Emboldened by new police protocols mandating more humane treatment of sex workers during arrests, activists on Thursday announced their next goal – decriminalizing sex work.
Prostitution is illegal under the 1996 Anti-Prostitution Act, though it’s rare for sex workers to be sentenced to the maximum one-month prison term stipulated under the law. Instead, the red-light industry thrives in a grey area, regulated more consistently by mainstream morality which shames sex work and corrupt officials who extort protection money.
Sex workers and activists scored a victory Thursday when the national police released new protocols banning sexual intercourse during sting operations, parading sex workers in front of the press, and allowing reporters inside raided venues. Also banned are stamps on the passports of foreign sex workers specifying that they were arrested for prostitution. The reforms came after years of repeated complaints and demands by advocacy groups and the National Human Rights Commission.
But the fact that no major political party is committed to decriminalizing sex work is a sober reminder to sex workers and activists that the road to legalizing sex work will be a lonely struggle. This is despite the fact that there are up 300,000 sex workers in Thailand – a large constituency.
No major political party wants to be branded as immoral or as pushing for a policy that would shame the Kingdom. Never mind the reality that prostitution is a major underground industry.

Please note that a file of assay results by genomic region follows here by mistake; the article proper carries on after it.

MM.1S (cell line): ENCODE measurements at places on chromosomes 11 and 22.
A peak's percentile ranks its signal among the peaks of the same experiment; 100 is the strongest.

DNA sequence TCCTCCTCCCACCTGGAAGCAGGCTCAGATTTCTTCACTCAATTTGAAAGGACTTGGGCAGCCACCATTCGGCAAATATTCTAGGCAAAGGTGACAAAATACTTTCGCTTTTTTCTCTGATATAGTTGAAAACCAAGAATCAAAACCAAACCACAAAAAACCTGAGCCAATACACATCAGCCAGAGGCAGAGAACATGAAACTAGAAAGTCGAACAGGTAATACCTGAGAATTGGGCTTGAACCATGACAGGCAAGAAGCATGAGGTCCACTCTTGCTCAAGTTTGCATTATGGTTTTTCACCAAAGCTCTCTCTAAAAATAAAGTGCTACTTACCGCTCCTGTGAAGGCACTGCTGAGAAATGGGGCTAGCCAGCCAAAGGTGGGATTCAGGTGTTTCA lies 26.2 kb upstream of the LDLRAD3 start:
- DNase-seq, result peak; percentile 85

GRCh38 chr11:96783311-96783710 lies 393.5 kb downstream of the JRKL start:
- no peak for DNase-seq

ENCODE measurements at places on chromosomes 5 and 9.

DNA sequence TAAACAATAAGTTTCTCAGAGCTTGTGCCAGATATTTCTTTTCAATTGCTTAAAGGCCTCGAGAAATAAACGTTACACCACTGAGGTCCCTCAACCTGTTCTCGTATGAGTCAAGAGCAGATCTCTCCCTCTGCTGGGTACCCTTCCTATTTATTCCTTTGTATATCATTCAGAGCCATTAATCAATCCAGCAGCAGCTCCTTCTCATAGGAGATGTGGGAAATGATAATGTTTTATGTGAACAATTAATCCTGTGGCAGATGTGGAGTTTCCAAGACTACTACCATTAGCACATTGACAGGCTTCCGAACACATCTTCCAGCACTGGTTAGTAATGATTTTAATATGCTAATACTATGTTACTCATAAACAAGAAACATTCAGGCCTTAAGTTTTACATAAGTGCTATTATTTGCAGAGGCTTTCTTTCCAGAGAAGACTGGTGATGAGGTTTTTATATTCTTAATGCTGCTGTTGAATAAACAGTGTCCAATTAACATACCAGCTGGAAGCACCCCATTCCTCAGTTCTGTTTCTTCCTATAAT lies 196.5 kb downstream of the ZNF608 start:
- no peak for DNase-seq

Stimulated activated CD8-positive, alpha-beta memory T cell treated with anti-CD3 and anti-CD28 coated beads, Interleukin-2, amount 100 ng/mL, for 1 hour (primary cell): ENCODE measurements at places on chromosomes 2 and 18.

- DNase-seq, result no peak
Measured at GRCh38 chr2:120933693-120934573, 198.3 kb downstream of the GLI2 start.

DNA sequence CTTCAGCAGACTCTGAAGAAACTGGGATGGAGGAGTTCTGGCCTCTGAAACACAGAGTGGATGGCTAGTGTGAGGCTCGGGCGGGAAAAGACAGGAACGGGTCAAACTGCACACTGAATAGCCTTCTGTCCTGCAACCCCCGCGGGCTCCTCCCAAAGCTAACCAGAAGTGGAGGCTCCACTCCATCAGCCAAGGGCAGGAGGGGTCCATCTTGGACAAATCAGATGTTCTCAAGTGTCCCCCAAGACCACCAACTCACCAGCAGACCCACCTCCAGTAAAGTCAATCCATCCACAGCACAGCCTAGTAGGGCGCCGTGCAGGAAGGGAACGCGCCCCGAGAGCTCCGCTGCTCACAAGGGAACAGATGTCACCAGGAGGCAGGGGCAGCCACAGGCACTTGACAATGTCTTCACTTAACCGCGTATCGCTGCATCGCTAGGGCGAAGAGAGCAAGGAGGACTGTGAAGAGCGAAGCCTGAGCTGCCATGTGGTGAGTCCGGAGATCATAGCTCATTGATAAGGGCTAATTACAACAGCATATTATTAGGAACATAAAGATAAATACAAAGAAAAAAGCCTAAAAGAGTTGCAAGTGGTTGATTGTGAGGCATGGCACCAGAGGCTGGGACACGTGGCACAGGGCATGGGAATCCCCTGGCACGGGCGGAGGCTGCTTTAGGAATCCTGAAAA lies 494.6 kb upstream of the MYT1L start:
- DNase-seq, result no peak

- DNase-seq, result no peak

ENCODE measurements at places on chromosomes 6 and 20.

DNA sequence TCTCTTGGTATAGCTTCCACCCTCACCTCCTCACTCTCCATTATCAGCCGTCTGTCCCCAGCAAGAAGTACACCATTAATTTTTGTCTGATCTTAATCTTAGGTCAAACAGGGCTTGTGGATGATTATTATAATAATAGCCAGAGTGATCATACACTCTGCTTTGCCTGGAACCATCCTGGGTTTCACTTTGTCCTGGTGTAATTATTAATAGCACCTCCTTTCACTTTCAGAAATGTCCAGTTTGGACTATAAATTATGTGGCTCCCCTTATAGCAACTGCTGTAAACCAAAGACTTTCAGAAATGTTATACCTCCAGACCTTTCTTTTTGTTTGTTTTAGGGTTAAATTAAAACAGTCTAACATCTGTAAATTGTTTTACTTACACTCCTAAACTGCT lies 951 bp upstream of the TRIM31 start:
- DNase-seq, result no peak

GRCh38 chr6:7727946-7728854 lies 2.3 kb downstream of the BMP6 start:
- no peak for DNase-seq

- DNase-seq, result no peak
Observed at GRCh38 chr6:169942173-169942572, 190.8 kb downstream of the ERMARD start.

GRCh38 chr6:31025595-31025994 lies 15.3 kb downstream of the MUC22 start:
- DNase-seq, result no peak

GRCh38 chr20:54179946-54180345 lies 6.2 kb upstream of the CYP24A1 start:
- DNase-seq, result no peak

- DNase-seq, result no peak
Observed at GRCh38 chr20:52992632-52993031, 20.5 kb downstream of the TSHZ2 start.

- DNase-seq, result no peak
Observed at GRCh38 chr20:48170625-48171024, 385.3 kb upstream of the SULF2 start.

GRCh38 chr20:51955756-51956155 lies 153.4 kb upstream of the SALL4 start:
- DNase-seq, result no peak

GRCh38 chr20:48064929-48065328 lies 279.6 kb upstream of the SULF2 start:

Decades ago in 1993, Longman’s Dictionary of Contemporary English defined Bangkok as “a place where there are a lot of prostitutes,” which was greeted by nothing short of a national uproar that resulted in the banning of the dictionary. Many Thais don’t seem to care about reality. It’s the façade of a fictitious alternate that counts.
Nearly three decades after the Longman saga, Thai police shocked the world earlier this year when they inspected Pattaya’s infamous red-light district, known as Walking Street, and found not a single sex worker.
It’s a paradoxical reality: the existence of widespread prostitution is formally denied, while it’s a commonly known reality that many foreign tourists come to Thailand for sex. Even the Public Health Ministry estimates that 75 percent of Thai males have bought sex.
Some feel that deconstructing morality as a strategy to decriminalize prostitution is a losing battle. Veteran women’s rights activist Naiyana Suphaphueng warned after the release of the police protocols that it’s best not to confront society by challenging the prevailing moral standard.
“Thai society doesn’t accept selling sex like selling objects…We should frame it by talking about human rights and protection first,” said Naiyana.
She may be right, tactically speaking. Still, there is something very disturbing about morality that is based on the denial of reality. Thailand is a society in denial on so many levels, whether it’s about the lack of genuine democracy or the lack of substantial freedom.
Many would rather not face the truth. Many would rather let sex workers suffer silently when exploited by an underground industry, so that Thais can continue to smile.